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BookBrowse Reviews The Largesse of the Sea Maiden by Denis Johnson

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The Largesse of the Sea Maiden


by Denis Johnson

The Largesse of the Sea Maiden by Denis Johnson X
The Largesse of the Sea Maiden by Denis Johnson
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  • First Published:
    Jan 2018, 224 pages
    Jan 2019, 224 pages


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Book Reviewed by:
Jamie Samson
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About this Book



This collection of mesmerizing short stories will delight lovers of the now deceased Denis Johnson while serving as a powerful introduction to a master of the form.

By the time of his death in 2017, Denis Johnson had long been acknowledged as a contemporary master of the short story, worthy of comparison to latter-day luminaries such as Alice Munro, George Saunders, and Lydia Davis. From his 1992 breakthrough collection, Jesus' Son, to his late-career novels, Tree of Smoke and Train Dreams, he'd succeeded in enchanting — and disturbing — a whole generation of book-lovers with his bleak, beautiful tales of life at the ragged edges of America. Reading The Largesse of the Sea Maiden, it is hard not to suspect that Johnson's stories will continue to haunt many more generations to come.

For those unfamiliar with this author, the world of these stories will feel like a glamorously macabre new territory. Johnson's America is a brutal, seductive continent, governed by corruption, plagued by addiction, obsessed with sin. His protagonists, who tend to be violent, unhappy and male, are always kicking through the squalor of their lives, searching for a touch of grace. This may come in the form of celebrity grave-robbing, as in the story "Doppleganger, Poltergeist," which opens with a down-at-heel poet attempting to dig up the body of Elvis Presley. Or it may come from writing a letter to Satan, which is exactly what the protagonist of "The Starlight on Idaho" does from the dismal confines of a rehab center.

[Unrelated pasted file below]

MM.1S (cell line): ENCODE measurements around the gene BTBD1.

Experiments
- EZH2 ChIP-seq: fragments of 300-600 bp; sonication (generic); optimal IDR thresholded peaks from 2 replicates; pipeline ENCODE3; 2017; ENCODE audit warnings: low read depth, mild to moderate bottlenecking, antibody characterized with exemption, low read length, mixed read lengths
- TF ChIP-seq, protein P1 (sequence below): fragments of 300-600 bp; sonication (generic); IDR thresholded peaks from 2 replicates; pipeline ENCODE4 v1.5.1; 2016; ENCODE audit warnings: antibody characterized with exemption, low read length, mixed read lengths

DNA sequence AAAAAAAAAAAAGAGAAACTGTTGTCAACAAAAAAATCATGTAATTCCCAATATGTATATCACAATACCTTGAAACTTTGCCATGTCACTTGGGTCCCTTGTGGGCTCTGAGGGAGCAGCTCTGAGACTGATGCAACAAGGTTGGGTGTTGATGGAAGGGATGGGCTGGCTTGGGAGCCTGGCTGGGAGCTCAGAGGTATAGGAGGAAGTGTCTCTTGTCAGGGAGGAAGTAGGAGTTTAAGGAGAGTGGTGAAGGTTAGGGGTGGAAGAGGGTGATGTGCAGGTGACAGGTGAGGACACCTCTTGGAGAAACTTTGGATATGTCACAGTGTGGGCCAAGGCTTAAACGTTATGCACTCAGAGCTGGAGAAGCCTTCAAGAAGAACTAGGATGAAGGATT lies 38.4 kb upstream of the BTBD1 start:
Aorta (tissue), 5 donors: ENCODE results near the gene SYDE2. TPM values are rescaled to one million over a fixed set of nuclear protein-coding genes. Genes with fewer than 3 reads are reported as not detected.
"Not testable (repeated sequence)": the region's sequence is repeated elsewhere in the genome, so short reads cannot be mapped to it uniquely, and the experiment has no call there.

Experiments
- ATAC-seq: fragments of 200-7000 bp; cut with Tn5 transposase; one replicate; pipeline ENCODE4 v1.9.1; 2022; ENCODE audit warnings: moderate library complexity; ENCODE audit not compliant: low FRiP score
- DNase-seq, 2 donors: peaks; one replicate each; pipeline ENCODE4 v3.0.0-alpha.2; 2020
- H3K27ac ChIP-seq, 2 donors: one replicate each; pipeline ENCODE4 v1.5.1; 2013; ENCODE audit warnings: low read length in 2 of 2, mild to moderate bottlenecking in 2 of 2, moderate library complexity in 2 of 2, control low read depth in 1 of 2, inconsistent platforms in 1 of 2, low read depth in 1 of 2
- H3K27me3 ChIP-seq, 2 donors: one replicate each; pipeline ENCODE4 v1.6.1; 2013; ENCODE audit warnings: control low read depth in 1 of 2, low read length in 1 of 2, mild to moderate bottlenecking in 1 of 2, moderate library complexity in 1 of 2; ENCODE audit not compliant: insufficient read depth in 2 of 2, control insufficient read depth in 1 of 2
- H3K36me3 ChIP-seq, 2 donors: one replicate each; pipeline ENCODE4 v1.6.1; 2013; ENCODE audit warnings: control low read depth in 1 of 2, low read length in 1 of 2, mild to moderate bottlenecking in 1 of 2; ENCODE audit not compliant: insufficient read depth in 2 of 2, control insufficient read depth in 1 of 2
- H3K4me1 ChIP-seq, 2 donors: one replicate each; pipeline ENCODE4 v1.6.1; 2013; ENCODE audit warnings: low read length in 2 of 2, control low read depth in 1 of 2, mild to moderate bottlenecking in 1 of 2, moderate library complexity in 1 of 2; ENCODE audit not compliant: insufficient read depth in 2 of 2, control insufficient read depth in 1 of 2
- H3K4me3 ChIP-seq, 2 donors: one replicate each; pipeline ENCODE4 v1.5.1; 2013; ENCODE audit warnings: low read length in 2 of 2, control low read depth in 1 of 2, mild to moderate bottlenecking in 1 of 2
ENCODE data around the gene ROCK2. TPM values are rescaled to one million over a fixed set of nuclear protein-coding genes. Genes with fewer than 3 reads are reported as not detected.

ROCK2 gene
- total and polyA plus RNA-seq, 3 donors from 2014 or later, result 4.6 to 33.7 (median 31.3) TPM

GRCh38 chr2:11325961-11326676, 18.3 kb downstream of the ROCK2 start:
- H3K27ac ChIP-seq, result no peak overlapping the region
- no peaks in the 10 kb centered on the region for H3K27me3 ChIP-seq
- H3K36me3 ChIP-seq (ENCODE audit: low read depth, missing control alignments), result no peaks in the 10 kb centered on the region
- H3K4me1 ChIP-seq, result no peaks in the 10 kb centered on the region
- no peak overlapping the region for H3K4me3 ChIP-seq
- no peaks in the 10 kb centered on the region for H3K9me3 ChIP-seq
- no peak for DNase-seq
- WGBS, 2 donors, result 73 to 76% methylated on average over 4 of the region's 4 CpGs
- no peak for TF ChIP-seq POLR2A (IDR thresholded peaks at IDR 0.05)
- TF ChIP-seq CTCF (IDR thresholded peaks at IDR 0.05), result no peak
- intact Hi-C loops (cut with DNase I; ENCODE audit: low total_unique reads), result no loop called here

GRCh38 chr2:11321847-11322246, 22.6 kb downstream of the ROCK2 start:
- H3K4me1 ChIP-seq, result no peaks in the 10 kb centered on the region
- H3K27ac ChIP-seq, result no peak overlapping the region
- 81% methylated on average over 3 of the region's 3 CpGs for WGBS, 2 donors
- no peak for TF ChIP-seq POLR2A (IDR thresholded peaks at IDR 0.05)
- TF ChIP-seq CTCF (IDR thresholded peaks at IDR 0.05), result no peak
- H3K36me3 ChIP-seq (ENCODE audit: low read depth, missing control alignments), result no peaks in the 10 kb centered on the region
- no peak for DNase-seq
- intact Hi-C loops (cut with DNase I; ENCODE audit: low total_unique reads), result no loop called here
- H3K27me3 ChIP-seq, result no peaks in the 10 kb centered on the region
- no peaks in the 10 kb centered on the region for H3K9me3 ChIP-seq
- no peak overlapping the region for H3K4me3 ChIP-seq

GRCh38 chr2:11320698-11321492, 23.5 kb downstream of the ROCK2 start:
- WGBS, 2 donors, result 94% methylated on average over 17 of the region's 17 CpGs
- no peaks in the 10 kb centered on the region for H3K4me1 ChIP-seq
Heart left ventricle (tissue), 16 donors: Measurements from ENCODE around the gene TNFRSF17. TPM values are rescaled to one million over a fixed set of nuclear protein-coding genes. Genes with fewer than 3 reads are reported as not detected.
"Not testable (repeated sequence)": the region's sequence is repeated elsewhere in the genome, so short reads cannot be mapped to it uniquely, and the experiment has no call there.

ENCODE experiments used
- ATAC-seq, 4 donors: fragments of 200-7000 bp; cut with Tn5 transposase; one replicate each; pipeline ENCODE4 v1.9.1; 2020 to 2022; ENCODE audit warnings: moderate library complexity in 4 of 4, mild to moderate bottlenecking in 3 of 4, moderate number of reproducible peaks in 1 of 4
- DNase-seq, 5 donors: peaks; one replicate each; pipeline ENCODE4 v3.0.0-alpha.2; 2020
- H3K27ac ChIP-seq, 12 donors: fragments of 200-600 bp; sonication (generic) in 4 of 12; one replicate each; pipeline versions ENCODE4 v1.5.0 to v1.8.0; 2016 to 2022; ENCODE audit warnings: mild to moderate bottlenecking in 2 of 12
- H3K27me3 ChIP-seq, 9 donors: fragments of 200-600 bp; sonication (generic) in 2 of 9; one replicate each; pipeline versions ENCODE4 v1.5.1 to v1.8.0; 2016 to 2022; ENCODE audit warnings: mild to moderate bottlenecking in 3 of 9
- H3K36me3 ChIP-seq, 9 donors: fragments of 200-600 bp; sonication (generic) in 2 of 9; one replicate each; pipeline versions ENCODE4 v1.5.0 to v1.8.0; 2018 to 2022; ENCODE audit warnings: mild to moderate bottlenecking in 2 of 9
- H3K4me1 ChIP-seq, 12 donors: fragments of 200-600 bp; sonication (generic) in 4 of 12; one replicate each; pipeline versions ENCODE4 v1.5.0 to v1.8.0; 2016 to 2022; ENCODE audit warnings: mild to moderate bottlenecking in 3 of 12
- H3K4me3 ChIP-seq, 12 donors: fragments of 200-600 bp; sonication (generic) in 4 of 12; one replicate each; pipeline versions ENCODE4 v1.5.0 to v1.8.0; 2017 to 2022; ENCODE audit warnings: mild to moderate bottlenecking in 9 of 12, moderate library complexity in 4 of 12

Johnson tends to eschew the niceties of plot in favor of a looser approach, and many of the stories in The Largesse of the Sea Maiden play out more like sequences of memories, meditations, anecdotes and riffs than conventional tales. In the ominously titled "Strangler Bob," for instance, a story set within the harsh, filthy microcosm of a county jail, the very aimlessness of the narrative — it is little more than a series of conversations between inmates — reflects the tedious circularity of prison life. The monstrous title character, for instance, likes to make predictions about his fellow prisoners' futures, some of which are more accurate than they first appear. But this is a world in which the past, the present, and the future are not so clearly delineated — a world in which time is the ultimate tyrannical warden, irrational and capricious: "It was that moment in the day when time itself grew outrageously lopsided, getting farther and farther from lunch but somehow no closer to supper, and the bars became harder than iron..."

A similar approach is taken in the magnificent title story. "The Largesse of the Sea Maiden" follows the rambling thoughts and memories of a retired advertising executive (an unusually respectable profession for a Johnson protagonist). He recalls ex-wives, former friends, ancient dinner parties, and award ceremonies. As in Johnson's novella Train Dreams, a whole life of achievement, compromise and disappointment is condensed into a short space. In its elegance and in the long, loose reach of its gaze, this is a story that could only have been written by a true master at the summit of his powers. The result, like the rest of the stories collected in this book, is a beautifully skewed meditation of aging and loss, rendered in prose that is always pared-down, cool, and note-perfect.

Reviewed by Jamie Samson

This review was originally published in The BookBrowse Review in January 2018, and has been updated for the January 2019 edition. Click here to go to this issue.

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